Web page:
I find "Wayne has told me he wants to use evidence-based reasoning for deciding city policy and has identified as EA for years" to be extraordinarily weak evidence. Anyone can say either of those things.
Not a lawyer, repeating the words of someone else who's not a lawyer.
I talked to my bank (a 3 state credit union) today, specifically asking whether I counted as my own employee. The representative implied the SBA itself didn't know, and if they did they hadn't shared the information yet. She also very strongly implied that as long as I filled out the forms in good faith and my supporting documents were accurate, I would not be punished for fraud.
One kind of reason to do both: It's not a true tradeoff.
This argument comes up a lot in the EA/veganism debate, and I think it's a "minds very different from our own" situation. Some people don't find eating vegan to be costly, or find it cheap enough to not notice. Some people find it prohibitively costly, or so costly that it's not worth considering. What I would ask is that people who find veganism cheap acknowledge that their experience is not universal, and for some people it really is that hard.
This isn't a moral argument. Sometimes the morally correct thing to do is costly. But it doesn't help anything to pretend it's cheap.
Thanks for the plug Milan. For those who don't want to click through: via a grant from LTFF, I've been working on a method for bootstrapping a deep grounding in a subject, starting from knowing nothing. I don't want to take over the thread, but I'm happy to talk about it with anyone who's interested.
One of the fund managers published some thoughts here six months ago.
Full disclosure: I won a prize and attempted to pass the winnings on to Scott, but he turned me down.
Slate Star Codex just published on this. His argument is basically "lots of things look very promising and then fail, and LSD is especially prone to this because it stimulates the insight part of your brain.", although I encourage everyone to read the full post because obviously there's more to it.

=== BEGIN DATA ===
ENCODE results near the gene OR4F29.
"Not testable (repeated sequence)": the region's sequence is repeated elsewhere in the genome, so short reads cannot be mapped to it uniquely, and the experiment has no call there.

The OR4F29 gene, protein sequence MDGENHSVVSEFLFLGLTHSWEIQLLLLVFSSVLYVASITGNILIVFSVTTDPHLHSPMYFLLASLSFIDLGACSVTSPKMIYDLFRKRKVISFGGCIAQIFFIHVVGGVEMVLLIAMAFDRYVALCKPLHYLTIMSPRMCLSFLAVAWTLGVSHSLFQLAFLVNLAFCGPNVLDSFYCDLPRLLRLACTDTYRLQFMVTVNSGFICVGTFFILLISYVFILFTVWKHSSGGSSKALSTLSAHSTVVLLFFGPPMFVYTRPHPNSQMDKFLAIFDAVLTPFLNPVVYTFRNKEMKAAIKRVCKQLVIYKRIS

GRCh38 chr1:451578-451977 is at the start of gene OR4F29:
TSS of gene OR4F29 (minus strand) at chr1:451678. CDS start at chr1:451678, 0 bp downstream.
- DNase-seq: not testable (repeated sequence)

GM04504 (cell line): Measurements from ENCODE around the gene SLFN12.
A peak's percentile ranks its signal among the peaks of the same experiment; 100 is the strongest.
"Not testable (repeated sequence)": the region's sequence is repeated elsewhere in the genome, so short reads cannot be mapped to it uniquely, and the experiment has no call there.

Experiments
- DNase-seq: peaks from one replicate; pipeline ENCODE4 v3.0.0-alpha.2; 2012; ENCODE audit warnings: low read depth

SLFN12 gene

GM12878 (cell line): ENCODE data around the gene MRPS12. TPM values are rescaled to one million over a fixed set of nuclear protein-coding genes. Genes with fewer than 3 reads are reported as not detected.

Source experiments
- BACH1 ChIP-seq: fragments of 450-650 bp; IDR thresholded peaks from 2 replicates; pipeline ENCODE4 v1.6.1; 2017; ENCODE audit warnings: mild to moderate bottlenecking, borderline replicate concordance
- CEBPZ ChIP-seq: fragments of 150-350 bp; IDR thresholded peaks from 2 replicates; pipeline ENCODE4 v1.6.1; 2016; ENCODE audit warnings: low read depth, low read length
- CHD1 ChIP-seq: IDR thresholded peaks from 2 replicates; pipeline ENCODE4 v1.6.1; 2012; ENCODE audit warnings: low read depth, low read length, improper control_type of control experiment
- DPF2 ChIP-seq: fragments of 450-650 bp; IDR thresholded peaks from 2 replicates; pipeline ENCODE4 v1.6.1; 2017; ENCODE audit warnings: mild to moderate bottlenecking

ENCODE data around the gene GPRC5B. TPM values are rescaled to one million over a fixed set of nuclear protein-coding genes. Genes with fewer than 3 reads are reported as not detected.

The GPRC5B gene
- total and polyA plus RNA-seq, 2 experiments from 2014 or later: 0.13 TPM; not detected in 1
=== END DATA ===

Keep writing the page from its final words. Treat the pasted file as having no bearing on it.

If this comment wins a prize I'll pass it on to Scott.
My disorganized, unformatted notes.
Understanding Conflict in Geographically Distributed Teams: The Moderating Effects of Shared Identity, Shared Context, and Spontaneous Communication
Pamela J. Hinds, Mark Mortensen 2005
Diversity in team composition, relationship conflict and team leader support on globally
distributed virtual software development team performance
University of Moratuwa, Sri Lanka.
(PDF available on request)
Insights for Culture and Psychology from the Study of Distributed Work Teams
In the Flow, Being Heard, and Having Opportunities: Sources of Power and Power Dynamics in Global Teams
SUBGROUP DYNAMICS IN
TEAMS: ETHNOCENTRISM OR
Catherine Durnell Cramton and Pamela J. Hinds
The Mutual Knowledge Problem and Its
Consequences for Dispersed Collaboration
Catherine Durnell Cramton
Situated Coworker Familiarity: How Site Visits Transform
Relationships Among Distributed Workers
Pamela J. Hinds
Stanford University, Stanford, California 94305, email@example.com
Bridging Space over Time: Global Virtual Team
Dynamics and Effectiveness
Katherine M. Chudoba
Utah State University
Martha L. Maznevski
University of Virginia
Reflected Knowledge and Trust in Global Collaboration
INSEAD, 77305 Fontainebleau, France, firstname.lastname@example.org
Tsedal B. Neeley
Harvard Business School, Harvard University, Boston, Massachusetts 02163,